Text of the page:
The man accused in the April killings of three people outside Jewish facilities in Overland Park was charged Tuesday with trying to kill three other people during the shooting spree.
F. Glenn Miller Jr., also known as Frazier Glenn Cross Jr., previously was charged with capital murder and first-degree murder. Now he also faces three counts of attempted first-degree murder.
Johnson County prosecutors also charged him Tuesday with aggravated assault and with criminal discharge of a weapon for allegedly shooting at an occupied theater at the Jewish Community Center.
The new charges stem from the April 13 shooting spree that killed Overland Park doctor William Lewis Corporon, 69; his 14-year-old grandson, Reat Griffin Underwood; and Terri LaManno, a 53-year-old Kansas City woman.
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Overland Park police arrested Miller, 73, shortly after the shootings. Prosecutors charged him with capital murder in the deaths of Corporon and Underwood, who were killed outside the Jewish Community Center where Reat was auditioning for a talent contest. He is charged with first-degree murder in the death of LaManno, who was shot outside the Village Shalom senior living facility where she had gone to visit her mother.
Miller is scheduled to appear in court Thursday morning.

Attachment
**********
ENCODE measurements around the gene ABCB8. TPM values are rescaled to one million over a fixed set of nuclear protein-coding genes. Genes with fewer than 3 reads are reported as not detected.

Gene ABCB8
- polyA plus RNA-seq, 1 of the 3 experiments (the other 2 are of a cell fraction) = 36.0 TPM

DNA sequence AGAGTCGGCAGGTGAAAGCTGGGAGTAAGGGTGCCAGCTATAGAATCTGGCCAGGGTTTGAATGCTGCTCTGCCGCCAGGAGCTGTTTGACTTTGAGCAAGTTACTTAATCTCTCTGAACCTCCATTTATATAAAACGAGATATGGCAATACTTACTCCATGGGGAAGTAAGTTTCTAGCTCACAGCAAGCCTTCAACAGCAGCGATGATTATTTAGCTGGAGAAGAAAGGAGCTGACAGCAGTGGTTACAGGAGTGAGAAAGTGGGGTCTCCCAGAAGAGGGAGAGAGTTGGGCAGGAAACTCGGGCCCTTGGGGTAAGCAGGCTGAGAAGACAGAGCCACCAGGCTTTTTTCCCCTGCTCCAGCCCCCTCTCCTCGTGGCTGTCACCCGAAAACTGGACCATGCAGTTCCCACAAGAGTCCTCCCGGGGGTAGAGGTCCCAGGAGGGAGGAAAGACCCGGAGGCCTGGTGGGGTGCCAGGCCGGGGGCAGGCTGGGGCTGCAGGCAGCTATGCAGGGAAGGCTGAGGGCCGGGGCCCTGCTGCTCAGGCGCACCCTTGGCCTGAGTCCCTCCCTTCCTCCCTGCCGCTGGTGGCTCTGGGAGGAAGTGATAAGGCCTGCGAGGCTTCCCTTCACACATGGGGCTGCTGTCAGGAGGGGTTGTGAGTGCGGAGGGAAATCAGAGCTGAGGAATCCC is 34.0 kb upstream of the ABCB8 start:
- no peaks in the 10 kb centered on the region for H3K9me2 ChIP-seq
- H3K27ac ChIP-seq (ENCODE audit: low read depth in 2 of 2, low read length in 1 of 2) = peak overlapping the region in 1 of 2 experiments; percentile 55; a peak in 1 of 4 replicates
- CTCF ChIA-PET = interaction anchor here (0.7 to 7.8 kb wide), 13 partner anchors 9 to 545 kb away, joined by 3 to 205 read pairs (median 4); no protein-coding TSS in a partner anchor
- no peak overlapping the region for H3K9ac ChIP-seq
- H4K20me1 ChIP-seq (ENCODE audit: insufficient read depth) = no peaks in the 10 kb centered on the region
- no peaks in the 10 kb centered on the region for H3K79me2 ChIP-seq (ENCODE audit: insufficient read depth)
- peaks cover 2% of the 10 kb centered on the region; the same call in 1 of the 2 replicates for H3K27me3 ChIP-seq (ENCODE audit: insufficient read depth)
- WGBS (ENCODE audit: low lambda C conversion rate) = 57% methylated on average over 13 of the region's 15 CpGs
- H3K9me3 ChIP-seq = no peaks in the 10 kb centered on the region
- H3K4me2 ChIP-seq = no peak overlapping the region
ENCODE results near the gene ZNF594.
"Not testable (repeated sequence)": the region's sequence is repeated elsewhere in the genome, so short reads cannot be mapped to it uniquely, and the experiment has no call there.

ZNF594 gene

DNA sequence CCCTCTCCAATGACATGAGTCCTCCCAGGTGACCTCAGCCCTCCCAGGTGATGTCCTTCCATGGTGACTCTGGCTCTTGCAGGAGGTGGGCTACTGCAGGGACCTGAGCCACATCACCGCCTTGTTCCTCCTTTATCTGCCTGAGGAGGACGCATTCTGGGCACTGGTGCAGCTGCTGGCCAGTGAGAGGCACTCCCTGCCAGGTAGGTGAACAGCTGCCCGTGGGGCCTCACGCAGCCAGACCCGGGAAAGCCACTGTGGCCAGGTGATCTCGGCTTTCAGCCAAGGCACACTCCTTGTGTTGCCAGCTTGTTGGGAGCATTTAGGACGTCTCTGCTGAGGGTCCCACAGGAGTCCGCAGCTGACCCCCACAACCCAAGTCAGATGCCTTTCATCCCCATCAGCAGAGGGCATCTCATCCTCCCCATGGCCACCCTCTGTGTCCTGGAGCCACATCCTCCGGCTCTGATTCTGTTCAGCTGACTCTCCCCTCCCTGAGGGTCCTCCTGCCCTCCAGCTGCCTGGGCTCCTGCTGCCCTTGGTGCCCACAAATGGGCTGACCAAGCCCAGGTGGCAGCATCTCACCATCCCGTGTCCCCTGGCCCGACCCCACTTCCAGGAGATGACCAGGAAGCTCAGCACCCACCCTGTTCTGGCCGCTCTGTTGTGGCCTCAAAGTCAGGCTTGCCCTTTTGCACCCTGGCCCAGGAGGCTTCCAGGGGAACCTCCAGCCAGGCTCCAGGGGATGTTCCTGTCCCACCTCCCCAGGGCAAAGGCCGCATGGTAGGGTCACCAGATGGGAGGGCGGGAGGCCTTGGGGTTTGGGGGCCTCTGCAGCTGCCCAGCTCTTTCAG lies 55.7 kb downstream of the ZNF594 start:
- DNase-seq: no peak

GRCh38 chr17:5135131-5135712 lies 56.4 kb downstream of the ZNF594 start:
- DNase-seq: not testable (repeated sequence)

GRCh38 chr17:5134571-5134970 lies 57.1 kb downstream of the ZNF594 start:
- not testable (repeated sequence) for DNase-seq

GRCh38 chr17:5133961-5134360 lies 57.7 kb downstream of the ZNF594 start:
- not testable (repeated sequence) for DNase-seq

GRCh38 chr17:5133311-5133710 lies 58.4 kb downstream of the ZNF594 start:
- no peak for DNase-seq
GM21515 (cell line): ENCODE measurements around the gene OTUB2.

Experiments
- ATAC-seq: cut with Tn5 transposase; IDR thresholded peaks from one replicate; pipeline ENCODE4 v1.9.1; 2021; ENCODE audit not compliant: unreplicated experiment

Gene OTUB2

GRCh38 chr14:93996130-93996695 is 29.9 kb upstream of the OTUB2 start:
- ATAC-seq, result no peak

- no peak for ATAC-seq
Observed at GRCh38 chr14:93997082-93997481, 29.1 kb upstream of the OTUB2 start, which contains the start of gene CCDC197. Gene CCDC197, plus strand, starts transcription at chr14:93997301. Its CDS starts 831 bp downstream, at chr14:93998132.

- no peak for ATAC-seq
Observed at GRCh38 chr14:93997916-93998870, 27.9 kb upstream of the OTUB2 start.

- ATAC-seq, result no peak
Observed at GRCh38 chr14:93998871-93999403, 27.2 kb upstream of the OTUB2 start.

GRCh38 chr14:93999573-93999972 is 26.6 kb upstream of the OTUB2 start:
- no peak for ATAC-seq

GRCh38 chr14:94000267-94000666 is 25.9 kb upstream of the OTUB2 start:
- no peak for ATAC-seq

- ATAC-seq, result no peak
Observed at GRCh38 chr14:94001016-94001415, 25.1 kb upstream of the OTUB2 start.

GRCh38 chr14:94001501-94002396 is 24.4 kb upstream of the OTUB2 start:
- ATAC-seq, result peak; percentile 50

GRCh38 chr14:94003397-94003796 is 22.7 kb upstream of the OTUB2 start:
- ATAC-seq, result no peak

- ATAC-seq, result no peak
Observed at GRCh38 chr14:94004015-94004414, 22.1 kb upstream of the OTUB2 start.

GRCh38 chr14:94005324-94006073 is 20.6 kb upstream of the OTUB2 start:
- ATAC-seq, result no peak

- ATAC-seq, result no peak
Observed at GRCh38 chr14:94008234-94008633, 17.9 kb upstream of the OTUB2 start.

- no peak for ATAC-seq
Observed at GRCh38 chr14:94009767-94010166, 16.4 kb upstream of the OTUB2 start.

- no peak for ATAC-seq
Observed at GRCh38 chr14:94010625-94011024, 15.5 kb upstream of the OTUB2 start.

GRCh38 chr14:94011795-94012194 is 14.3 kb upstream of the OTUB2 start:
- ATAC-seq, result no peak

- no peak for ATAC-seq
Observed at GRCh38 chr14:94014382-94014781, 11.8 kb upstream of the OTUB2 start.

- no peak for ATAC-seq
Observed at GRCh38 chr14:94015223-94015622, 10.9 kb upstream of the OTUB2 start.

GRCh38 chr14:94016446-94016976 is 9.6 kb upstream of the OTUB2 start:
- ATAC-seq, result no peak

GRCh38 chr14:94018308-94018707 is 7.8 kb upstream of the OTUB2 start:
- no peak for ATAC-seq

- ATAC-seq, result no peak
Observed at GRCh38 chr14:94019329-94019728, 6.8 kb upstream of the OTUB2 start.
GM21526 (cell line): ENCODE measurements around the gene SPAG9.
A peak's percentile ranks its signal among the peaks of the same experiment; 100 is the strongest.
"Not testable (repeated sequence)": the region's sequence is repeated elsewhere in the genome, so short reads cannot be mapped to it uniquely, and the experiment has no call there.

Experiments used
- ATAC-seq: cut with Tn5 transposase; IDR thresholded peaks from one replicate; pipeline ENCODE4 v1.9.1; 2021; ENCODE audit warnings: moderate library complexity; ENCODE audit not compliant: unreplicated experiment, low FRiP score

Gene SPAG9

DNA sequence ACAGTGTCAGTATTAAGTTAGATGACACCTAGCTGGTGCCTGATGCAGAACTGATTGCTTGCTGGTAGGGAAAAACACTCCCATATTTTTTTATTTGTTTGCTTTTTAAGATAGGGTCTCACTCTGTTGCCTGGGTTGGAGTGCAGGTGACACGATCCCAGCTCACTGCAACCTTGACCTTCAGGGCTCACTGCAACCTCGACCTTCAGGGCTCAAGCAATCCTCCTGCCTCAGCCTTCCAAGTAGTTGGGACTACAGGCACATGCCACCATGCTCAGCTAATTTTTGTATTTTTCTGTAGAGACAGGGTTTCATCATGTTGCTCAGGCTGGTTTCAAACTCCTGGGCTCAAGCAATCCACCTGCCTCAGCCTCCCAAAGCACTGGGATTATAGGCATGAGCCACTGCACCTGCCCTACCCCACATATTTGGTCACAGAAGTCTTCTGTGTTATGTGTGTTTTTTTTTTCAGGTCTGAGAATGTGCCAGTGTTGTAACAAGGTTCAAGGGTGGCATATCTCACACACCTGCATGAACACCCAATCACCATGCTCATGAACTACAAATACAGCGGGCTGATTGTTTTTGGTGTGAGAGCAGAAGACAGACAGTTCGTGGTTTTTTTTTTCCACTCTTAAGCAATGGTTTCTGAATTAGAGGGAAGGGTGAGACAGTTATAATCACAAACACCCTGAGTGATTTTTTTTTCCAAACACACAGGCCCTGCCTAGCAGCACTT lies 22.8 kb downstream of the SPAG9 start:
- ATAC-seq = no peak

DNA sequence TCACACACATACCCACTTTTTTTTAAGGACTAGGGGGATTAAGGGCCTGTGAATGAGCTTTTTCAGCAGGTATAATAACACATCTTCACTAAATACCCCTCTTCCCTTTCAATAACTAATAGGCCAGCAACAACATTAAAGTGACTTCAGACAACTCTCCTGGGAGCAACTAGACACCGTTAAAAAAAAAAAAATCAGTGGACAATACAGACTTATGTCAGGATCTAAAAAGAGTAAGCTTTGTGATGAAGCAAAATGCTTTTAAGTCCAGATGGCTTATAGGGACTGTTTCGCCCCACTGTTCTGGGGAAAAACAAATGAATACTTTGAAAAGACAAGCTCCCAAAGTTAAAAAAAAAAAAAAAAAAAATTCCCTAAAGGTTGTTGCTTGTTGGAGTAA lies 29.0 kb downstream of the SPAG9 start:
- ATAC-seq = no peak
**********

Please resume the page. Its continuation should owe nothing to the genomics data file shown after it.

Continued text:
Court documents filed Tuesday in Johnson County District Court do not specify where the alleged attempted killings occurred.
In an interview with The Star a few days after the incident, Paul Temme, who is listed as one of the alleged victims, described witnessing the killings of Corporon and his grandson outside the community center.
According to Temme’s account, Temme ran after the gunman’s car while talking to police dispatchers. When the gunman saw him and fired a shot at him, Temme dived to the ground.
As he scrambled to find cover, Temme said, the gunman drove away. Temme said he later talked to two other people who told him they were fired at outside the community center. Calls seeking comments from those two men named in court documents were not returned Tuesday.
On Tuesday, Temme said it was a “horrifying” thing to witness, and he was fortunate to have escaped injury.
He said he was helped by the outpouring of public support after the incident and hoped that it helped the families of the victims who died.
“The community response was astonishing,” he said.
A woman listed as the victim of the aggravated assault charge declined to comment Tuesday.
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